The geography of my council (which includes all of Europe, Africa, and the Middle East) and district (Eastern Europe, all of Africa, and the Middle East) means that troops set up Eagle BoRs, since the council/district can’t manage it. Just giving an example of when units set it up.

Since our troop does it, the board is made up of adult Eagles (well into adulthood) or upstanding community members, none of whom are active in scouting. The Scout can have an advocate attend–that is usually the Scoutmaster or adult leader who knows the Scout well.

We would allow a former SM on the board as long as s/he wasn’t SM for this unit. The current SM or a SM who was active in this unit would not be allowed.

Our Troop sets it up and the representative from Council is present and runs the Board of Review. In addition to the Council representative we usually have 3 committee members other adults from our Charter Organization and allow the Scout to have input on the 5th member. We usually ask for a list of people he would like to invite and generally we can get one who is available for the BOR and will attend.

I see no problem with it, as long as the district/council advancement committee lets the troop pick members for the board. Frankly, I think it has its advantages. First of all, sitting in front of a group of adults you don’t (or barely) know is incredibly intimidating and can shut candidates down. Having a friendly face in the room makes it easier for them to settle their nerves and speak effectively. Also, having someone who is familiar with the scout’s experiences, both good and bad, can help draw out information that might never come up otherwise, not only on the Life to Eagle stage but from throughout the entire scouting trail.

Eagle BoRs are a little different than BoRs for the other ranks; for the lower ranks it is highly encouraged, but not required, that members of the board of review be registered with the BSA (the GTA says that using unregistered adults should be the exception), while for Eagle BoRs the GTA states that the members of the board “need not be on an advancement committee or registered with the Boy Scouts of America, but they must have an understanding of the rank and the purpose and importance of the review.”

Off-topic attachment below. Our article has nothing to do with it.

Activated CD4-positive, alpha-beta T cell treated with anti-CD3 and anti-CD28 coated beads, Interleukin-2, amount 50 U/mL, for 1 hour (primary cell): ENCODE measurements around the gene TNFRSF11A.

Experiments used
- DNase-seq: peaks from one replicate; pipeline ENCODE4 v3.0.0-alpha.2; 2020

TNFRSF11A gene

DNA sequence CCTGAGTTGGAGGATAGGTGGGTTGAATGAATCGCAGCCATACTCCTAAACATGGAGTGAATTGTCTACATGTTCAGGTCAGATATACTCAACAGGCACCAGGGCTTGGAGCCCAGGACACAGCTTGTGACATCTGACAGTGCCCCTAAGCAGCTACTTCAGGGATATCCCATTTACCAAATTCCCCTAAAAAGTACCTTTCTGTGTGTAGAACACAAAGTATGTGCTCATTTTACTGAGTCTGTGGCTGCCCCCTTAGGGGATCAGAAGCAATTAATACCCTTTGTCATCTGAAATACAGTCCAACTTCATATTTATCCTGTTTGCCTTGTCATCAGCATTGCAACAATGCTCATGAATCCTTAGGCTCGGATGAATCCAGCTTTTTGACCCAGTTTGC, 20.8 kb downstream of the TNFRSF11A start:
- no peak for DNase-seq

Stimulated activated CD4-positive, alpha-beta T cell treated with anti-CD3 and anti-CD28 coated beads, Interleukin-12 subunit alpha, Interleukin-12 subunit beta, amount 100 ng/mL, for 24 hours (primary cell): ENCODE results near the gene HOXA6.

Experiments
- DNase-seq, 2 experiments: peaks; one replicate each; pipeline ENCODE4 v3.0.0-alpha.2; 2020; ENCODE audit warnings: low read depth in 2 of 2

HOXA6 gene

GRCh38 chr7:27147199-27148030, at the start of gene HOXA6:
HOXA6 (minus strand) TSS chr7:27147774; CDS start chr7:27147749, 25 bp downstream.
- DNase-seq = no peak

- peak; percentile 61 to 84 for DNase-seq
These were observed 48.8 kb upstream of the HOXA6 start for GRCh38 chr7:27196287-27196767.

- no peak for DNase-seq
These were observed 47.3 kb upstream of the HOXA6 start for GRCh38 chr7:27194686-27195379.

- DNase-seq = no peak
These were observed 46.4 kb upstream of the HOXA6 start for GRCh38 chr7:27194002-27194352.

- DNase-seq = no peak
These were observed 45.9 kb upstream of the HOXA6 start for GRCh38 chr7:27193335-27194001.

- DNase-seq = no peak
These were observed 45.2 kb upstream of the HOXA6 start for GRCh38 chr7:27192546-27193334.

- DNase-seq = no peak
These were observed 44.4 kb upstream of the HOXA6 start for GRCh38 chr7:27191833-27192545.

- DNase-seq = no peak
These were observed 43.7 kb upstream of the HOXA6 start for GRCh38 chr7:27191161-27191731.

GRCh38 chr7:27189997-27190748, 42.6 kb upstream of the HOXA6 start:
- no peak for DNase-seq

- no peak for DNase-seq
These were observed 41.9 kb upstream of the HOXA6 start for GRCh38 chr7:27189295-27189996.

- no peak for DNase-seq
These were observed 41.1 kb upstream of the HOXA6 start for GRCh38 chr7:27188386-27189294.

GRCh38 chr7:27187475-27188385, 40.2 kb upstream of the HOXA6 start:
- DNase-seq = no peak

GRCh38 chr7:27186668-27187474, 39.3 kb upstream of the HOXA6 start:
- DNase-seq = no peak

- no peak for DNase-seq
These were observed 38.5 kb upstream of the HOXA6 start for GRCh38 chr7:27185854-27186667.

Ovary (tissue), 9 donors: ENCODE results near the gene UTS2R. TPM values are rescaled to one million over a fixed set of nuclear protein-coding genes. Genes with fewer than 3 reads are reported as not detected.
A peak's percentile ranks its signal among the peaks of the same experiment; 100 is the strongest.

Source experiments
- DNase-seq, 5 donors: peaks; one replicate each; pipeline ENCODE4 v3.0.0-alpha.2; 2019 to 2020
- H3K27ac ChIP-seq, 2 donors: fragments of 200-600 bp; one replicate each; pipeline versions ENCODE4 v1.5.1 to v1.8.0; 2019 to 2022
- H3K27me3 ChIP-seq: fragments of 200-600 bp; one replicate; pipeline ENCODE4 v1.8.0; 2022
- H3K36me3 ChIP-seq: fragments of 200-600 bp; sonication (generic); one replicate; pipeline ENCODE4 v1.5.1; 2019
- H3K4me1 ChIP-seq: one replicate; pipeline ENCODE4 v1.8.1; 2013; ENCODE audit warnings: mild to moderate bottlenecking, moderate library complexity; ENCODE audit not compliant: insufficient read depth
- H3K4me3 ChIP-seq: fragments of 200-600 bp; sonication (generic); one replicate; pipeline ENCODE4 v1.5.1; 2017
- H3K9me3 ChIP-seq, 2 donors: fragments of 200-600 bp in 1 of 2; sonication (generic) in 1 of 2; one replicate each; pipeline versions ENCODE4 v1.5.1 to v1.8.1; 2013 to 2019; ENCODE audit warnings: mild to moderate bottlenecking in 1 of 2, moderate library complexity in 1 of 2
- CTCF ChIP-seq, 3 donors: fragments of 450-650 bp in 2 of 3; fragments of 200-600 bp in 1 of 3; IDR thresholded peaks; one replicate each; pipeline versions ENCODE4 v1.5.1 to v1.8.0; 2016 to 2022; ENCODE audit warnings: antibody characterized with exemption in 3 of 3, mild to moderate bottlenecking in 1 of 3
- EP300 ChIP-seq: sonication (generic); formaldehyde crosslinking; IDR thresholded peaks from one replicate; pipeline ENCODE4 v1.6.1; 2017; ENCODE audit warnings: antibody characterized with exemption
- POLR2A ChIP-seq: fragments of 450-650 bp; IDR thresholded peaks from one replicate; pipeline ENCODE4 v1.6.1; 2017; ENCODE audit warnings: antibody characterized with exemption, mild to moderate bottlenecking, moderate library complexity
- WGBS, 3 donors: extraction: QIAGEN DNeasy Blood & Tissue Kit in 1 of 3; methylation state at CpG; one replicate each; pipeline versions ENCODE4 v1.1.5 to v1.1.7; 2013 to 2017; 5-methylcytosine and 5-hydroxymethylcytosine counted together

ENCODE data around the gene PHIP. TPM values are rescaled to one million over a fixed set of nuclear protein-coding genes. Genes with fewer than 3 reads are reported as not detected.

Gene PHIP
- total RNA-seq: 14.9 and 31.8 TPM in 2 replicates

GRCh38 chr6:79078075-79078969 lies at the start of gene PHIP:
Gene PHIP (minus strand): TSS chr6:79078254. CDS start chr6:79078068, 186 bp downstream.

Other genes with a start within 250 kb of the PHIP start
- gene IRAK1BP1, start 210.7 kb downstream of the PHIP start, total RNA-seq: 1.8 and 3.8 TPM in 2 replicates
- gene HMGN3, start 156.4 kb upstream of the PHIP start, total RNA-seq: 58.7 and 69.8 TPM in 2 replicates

There is nothing in the GTA that restricts a former Scoutmaster or former Assistant Scoutmaster because of that position alone, from serving on any board of review for any rank. As far as whether it is prudent to have them do so is totally up to the person who is selecting the members of the board.

@JayBingham See: Composition of the Board of Review

A board of review must consist of no fewer than three members and no more than six, all of whom must be at least 21 years of age. For further specifications, see “Particulars for Tenderfoot Through Life Ranks,”, and “Particulars for the Eagle Scout Rank,” Unit leaders and assistants shall not serve on a board of review for a Scout in their own unit. Parents, guardians, or relatives shall not serve on a board for their child. The candidate or the candidate’s parent(s) or guardian(s), or relative(s) shall have no part in selecting any board of review members.

@RickBerg I am confused by your response, what exactly are you trying to tell me that you think that I do not know?
The original question was about former Scoutmasters and Assistant Scoutmasters serving on boards of review. My response was that the GTA does not prohibit former unit leaders from participating, since they are no longer unit leaders. That is my understanding of what the GTA says. There may be other reasons that a former unit leader cannot participate, such as being a relative of the scout, but being a former unit leader is not one of them. The part of the GTA that you quoted and highlighted does not include the word former, I understand that to mean that it applies only to current unit leaders and assistants.

Sorry, I misiterpited the "former"s.

Ok, Glad we cleared that up.